On paper, the online gambling industry doesn’t provide a ton of jobs. There were only 200-300 jobs created in New Jersey when they first launched their gambling sites.

That’s still 200-300 more people who might be able to pay their bills, though. And online gambling provides more jobs than it seems at first.

Think about this – most, if not all, states have rules that say that anything related to online gambling must be housed in state. That goes for servers, payment processors, and so on.

This is cool because it means that the jobs created are specifically for the people who live in the state where the gambling site exists. Meaning, New Jersey gambling sites have NJ residents working on them.

What’s better is that there are more jobs available than what you see on paper. For every software developer, there are several more coders working behind the scenes. You also have security specialists, customer service reps, and designers that work on the website.

You also can’t forget the people who work the kiosks at hockey or basketball games where gambling sites have a deal with the home team.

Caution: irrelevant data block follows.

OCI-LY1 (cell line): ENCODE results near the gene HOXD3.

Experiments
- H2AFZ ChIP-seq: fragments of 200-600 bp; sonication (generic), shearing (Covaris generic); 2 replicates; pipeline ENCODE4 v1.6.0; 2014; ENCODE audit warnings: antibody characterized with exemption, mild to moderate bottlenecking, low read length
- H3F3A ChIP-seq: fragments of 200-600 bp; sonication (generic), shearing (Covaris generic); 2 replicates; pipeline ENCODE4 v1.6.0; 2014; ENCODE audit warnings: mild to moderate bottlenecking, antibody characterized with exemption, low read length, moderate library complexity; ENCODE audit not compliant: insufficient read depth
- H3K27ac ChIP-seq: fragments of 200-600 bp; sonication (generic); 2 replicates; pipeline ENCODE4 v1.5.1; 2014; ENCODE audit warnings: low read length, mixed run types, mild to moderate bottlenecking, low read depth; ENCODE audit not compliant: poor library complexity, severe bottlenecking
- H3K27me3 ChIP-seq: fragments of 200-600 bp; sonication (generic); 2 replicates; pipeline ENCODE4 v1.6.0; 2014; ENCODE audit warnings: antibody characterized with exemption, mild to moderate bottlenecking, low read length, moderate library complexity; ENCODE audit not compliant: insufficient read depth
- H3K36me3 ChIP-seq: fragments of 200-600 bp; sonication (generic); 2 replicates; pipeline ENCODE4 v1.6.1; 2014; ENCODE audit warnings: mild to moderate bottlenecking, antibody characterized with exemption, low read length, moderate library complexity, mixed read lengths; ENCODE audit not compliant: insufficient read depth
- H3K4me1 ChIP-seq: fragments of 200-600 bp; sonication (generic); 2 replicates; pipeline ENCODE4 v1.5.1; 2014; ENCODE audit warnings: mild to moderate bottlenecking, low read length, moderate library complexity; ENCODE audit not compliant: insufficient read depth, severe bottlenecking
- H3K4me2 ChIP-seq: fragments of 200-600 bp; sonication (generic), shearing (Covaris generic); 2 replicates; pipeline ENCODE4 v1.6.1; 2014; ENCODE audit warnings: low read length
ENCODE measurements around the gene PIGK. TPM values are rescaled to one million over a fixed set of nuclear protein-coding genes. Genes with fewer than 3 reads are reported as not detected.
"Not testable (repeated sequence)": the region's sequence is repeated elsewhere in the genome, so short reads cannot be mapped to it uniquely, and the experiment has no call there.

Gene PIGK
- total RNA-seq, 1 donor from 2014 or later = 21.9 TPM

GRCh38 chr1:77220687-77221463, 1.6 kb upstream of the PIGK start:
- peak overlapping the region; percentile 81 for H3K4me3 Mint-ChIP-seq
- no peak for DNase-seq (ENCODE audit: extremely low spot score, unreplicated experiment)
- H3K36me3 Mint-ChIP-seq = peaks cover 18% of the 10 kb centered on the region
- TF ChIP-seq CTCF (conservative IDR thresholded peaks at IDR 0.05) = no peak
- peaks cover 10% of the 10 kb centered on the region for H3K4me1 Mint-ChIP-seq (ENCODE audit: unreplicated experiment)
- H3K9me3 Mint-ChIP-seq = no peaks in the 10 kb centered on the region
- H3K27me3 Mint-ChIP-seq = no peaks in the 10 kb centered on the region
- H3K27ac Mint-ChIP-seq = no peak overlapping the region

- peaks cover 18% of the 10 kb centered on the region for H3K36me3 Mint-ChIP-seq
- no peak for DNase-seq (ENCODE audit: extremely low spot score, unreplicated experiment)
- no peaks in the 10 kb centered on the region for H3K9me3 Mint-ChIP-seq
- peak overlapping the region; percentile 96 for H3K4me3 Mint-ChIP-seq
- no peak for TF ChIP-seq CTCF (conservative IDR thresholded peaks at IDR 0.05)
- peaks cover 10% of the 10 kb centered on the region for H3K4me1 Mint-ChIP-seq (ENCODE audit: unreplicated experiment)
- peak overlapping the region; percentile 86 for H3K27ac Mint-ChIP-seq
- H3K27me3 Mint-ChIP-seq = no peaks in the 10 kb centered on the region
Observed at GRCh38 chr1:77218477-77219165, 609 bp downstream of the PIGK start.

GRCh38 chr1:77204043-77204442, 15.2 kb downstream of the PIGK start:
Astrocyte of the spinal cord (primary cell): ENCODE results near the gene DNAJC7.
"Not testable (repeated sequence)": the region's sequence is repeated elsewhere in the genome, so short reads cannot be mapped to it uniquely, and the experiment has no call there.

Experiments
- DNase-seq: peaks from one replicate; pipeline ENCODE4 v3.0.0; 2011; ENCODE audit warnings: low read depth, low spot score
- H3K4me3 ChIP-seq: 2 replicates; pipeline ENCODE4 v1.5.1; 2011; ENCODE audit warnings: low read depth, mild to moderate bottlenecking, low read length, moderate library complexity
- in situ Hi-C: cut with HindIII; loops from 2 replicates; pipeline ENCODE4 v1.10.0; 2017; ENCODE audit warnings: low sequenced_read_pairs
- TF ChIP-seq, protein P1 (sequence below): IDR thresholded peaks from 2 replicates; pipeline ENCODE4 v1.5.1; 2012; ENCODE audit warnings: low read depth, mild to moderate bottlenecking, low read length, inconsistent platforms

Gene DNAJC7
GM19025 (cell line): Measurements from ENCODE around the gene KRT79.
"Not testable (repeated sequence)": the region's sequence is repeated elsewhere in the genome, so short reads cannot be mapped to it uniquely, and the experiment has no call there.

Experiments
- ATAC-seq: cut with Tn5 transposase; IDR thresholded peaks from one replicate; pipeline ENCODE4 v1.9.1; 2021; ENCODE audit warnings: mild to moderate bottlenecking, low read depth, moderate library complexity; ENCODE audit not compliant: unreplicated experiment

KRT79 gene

Then you have the people who do the marketing for the site, which includes running paid ads, creating content, search engine optimization (SEO), and more.

The point is that a new gambling site creates hundreds of jobs that will eventually pump more money into the local economy.

It’s a win all-around — a win that you don’t get when Americans play at offshore gambling sites.

5. Online Gambling Will Help, Not Hurt, Land-Based Casinos

A common opponent to online gambling is brick and mortar casino operators. They’re opposed to online gambling because they fear residents will choose to play online instead of live, cannibalizing their profits.